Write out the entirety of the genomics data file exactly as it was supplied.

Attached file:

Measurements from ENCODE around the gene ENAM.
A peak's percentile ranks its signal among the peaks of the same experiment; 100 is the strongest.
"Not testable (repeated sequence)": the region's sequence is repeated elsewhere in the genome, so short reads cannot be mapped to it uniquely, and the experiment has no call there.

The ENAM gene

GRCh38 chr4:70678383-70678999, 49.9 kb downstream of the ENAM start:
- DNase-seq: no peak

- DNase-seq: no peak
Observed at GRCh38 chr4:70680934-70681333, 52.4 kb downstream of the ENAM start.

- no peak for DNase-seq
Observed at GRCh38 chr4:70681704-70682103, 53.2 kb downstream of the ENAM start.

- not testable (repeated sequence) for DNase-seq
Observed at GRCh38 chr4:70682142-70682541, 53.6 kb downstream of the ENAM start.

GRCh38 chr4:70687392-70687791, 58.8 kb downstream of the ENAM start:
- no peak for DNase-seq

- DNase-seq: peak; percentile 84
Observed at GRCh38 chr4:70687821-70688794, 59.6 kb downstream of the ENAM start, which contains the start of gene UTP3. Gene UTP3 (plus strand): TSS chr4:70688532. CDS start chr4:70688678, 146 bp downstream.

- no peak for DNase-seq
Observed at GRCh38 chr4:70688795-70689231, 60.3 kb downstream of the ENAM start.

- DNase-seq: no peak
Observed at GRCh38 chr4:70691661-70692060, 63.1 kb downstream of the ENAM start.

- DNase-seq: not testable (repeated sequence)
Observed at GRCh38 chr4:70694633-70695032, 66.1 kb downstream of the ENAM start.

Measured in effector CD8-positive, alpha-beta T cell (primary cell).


Measurements from ENCODE around the gene ENAM.
A peak's percentile ranks its signal among the peaks of the same experiment; 100 is the strongest.
"Not testable (repeated sequence)": the region's sequence is repeated elsewhere in the genome, so short reads cannot be mapped to it uniquely, and the experiment has no call there.

The ENAM gene

GRCh38 chr4:70678383-70678999, 49.9 kb downstream of the ENAM start:
- DNase-seq: no peak

- DNase-seq: no peak
Observed at GRCh38 chr4:70680934-70681333, 52.4 kb downstream of the ENAM start.

- no peak for DNase-seq
Observed at GRCh38 chr4:70681704-70682103, 53.2 kb downstream of the ENAM start.

- not testable (repeated sequence) for DNase-seq
Observed at GRCh38 chr4:70682142-70682541, 53.6 kb downstream of the ENAM start.

GRCh38 chr4:70687392-70687791, 58.8 kb downstream of the ENAM start:
- no peak for DNase-seq

- DNase-seq: peak; percentile 84
Observed at GRCh38 chr4:70687821-70688794, 59.6 kb downstream of the ENAM start, which contains the start of gene UTP3. Gene UTP3 (plus strand): TSS chr4:70688532. CDS start chr4:70688678, 146 bp downstream.

- no peak for DNase-seq
Observed at GRCh38 chr4:70688795-70689231, 60.3 kb downstream of the ENAM start.

- DNase-seq: no peak
Observed at GRCh38 chr4:70691661-70692060, 63.1 kb downstream of the ENAM start.

- DNase-seq: not testable (repeated sequence)
Observed at GRCh38 chr4:70694633-70695032, 66.1 kb downstream of the ENAM start.

Measured in effector CD8-positive, alpha-beta T cell (primary cell).